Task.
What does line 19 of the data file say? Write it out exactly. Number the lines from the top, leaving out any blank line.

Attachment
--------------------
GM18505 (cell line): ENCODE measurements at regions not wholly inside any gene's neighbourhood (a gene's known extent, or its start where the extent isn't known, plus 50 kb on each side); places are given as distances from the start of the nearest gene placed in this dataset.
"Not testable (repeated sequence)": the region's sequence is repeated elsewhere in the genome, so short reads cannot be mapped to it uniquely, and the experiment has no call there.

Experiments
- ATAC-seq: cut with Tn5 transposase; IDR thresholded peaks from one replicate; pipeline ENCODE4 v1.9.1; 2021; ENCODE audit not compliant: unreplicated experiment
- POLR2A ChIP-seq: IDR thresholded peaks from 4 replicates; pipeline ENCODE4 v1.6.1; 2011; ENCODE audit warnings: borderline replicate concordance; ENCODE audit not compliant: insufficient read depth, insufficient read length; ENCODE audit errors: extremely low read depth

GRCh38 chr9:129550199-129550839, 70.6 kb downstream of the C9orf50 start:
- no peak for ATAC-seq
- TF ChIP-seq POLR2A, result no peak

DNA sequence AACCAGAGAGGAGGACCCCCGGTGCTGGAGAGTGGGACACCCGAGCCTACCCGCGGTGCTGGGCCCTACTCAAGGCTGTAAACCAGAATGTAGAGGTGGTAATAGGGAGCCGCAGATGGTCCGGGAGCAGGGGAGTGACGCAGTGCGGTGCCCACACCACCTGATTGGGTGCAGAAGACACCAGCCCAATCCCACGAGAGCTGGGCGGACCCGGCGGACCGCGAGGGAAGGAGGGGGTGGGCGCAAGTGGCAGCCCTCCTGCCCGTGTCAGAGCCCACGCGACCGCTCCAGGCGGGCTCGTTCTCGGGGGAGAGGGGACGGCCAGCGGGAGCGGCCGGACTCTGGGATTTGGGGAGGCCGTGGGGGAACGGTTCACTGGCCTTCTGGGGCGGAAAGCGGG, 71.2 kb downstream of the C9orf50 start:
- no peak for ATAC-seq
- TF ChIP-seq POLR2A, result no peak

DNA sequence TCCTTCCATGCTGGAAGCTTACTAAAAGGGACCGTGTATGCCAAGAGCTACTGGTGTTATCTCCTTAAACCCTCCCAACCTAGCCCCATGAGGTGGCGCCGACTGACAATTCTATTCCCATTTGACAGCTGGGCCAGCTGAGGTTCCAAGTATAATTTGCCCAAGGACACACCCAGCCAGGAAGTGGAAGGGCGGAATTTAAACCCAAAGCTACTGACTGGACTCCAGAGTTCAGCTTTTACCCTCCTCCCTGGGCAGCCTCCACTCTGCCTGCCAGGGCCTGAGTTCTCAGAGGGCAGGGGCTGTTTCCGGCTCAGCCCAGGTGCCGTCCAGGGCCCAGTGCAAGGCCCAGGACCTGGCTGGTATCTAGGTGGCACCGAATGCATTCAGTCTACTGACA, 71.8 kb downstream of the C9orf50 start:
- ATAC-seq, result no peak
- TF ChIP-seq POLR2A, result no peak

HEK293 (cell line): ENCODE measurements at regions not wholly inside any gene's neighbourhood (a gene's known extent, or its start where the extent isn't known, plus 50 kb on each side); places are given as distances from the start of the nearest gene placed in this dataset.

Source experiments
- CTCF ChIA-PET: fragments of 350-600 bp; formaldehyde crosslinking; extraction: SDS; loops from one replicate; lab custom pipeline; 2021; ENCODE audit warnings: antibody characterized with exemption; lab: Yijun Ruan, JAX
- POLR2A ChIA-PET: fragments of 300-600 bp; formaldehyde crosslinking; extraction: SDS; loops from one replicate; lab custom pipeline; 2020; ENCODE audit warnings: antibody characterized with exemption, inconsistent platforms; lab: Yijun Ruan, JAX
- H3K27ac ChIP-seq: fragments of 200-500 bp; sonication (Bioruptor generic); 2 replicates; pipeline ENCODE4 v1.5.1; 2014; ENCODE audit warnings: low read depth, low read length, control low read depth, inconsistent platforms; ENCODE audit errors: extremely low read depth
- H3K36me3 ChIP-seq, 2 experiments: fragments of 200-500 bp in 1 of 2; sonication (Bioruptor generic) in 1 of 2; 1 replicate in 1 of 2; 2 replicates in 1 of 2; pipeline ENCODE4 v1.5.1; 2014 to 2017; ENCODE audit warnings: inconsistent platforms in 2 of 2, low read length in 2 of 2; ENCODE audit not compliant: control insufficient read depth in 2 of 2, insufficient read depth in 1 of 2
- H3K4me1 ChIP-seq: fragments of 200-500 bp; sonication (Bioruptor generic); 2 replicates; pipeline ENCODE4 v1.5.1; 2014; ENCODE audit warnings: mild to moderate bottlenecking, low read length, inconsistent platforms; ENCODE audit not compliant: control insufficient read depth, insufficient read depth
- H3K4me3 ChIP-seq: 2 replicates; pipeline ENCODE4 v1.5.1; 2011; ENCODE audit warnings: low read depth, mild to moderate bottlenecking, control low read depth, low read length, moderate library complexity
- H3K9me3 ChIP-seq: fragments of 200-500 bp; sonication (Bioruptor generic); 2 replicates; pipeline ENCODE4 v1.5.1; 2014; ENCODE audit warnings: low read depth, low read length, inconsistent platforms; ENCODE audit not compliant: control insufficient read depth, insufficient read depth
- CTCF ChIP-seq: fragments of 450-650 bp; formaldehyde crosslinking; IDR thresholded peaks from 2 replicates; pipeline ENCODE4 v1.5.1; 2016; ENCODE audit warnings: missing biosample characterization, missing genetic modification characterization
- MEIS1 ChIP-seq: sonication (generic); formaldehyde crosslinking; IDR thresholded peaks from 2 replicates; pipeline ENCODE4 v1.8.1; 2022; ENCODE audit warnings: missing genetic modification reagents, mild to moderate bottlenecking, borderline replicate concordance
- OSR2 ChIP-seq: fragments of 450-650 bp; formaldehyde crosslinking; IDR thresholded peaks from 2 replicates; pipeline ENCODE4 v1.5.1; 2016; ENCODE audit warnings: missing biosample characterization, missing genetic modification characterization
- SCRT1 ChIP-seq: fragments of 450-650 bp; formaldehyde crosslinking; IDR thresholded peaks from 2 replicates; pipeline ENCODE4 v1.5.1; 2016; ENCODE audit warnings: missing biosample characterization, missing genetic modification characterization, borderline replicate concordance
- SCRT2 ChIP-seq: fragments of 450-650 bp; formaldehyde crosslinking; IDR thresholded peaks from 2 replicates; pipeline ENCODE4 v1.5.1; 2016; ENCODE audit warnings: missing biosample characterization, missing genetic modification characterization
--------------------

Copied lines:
- H3K27ac ChIP-seq: fragments of 200-500 bp; sonication (Bioruptor generic); 2 replicates; pipeline ENCODE4 v1.5.1; 2014; ENCODE audit warnings: low read depth, low read length, control low read depth, inconsistent platforms; ENCODE audit errors: extremely low read depth